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Online voter registration now in 10 languages

Californians can now do online voter registration in 10 languages, Secretary of State Debra Bowen announced Monday.

In addition to the English and Spanish versions already available, the Secretary of State’s office has now added Chinese, Hindi, Japanese, Khmer, Korean, Tagalog, Thai and Vietnamese. Also, the RegisterToVote.ca.gov has been redesigned to be simpler and more user-friendly, with better accessibility features for people with disabilities.

“After moving some mountains to quickly launch online voter registration in time for the 2012 presidential election season, I wanted to see what could be done to make it even better,” Bowen said in a news release. “This enhanced application is a result of in-depth collaboration among dozens of experts in cultural, language, disability access, elections and technology issues, along with local officials and the California State University Accessible Technology Initiative. I am grateful to them all for their valuable input.”

Community advocates had pushed for this expansion, noting that Asian Americans in California tend to have a relatively low voter registration rate.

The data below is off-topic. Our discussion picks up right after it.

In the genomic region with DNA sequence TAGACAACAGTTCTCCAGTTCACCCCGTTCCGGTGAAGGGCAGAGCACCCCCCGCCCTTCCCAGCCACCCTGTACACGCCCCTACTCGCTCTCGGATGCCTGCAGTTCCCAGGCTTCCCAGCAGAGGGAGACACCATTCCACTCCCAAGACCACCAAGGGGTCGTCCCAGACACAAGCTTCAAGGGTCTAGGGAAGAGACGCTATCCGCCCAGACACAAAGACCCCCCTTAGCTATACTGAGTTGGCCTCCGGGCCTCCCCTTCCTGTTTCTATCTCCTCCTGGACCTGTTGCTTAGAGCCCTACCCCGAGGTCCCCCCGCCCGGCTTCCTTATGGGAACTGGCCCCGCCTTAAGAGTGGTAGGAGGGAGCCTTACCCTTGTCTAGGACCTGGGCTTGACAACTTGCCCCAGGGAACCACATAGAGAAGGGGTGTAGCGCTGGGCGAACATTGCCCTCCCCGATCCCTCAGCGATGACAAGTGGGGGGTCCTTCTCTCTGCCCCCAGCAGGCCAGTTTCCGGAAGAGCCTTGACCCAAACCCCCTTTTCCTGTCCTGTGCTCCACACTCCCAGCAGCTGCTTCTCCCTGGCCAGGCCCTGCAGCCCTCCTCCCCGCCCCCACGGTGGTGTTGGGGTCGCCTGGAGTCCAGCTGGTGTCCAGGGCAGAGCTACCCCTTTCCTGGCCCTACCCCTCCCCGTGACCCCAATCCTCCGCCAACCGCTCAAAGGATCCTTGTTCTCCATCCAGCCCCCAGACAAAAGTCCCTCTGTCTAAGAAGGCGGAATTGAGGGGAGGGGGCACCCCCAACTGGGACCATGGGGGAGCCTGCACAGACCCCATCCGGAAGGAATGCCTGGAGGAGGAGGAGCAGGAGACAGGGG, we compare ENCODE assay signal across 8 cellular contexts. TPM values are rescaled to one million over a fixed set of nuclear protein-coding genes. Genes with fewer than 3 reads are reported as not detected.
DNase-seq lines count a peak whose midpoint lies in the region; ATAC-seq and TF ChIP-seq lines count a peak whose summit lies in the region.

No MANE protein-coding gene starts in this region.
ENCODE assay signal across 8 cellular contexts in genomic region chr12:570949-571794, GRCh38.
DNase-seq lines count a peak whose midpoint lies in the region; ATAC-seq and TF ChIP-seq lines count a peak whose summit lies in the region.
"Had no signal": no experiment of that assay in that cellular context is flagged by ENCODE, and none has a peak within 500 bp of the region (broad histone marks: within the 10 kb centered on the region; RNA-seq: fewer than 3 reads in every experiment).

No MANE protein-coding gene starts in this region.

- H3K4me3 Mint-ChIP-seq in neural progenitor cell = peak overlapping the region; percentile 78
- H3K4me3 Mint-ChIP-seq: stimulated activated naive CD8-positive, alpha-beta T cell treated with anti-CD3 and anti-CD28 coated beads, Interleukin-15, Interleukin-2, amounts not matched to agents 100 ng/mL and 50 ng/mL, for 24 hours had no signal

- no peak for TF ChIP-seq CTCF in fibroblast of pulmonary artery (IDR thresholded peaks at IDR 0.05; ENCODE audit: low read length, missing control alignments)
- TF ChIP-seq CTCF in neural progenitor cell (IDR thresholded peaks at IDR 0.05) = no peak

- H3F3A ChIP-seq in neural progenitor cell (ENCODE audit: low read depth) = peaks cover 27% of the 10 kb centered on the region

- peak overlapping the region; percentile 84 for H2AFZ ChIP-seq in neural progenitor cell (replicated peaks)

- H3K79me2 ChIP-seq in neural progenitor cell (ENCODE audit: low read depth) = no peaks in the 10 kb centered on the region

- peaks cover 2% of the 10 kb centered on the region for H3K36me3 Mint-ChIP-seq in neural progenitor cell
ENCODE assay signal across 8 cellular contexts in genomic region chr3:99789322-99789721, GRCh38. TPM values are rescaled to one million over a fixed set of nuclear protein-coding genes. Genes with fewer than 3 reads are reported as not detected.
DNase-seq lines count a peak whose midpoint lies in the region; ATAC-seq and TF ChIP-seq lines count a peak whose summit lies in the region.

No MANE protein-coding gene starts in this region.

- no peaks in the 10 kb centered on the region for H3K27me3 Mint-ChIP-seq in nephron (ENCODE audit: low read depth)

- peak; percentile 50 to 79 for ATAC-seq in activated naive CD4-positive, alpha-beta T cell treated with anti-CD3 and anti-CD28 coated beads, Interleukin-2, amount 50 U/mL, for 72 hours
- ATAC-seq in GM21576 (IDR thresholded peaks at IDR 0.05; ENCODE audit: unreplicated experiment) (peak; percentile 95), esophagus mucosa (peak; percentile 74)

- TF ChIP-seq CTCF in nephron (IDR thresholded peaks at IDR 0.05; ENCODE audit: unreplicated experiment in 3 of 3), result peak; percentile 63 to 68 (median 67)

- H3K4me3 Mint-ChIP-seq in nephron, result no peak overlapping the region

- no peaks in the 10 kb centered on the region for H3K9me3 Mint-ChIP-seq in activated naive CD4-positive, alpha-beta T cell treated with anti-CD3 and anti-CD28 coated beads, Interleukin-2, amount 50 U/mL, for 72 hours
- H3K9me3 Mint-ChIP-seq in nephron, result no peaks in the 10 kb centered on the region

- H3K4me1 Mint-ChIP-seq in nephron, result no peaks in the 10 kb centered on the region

“California has millions of immigrant citizens who are still learning English, citizens we need as full participants in our democracy,” Michelle Romero, director of the Greenlining Institute’s Claiming Our Democracy program, said in a news release. “This is an important step to help bridge the voter registration gap in communities of color.”

The information provided in a voter application still must be checked by a county registrar before an applicant can be added to the voter rolls; voters can check on their own registration status using the state’s portal to county offices. Monday, May 19 is the voter registration deadline for the upcoming June 3 primary election.

Posted on Monday, April 21st, 2014
Under: voter registration | 6 Comments »

California politicos on the Voting Rights Act ruling

Here’s how some California politicos are reacting to today’s U.S. Supreme Court ruling that voids key provisions of the Voting Rights Act:

From U.S. Sen. Dianne Feinstein, D-Calif.: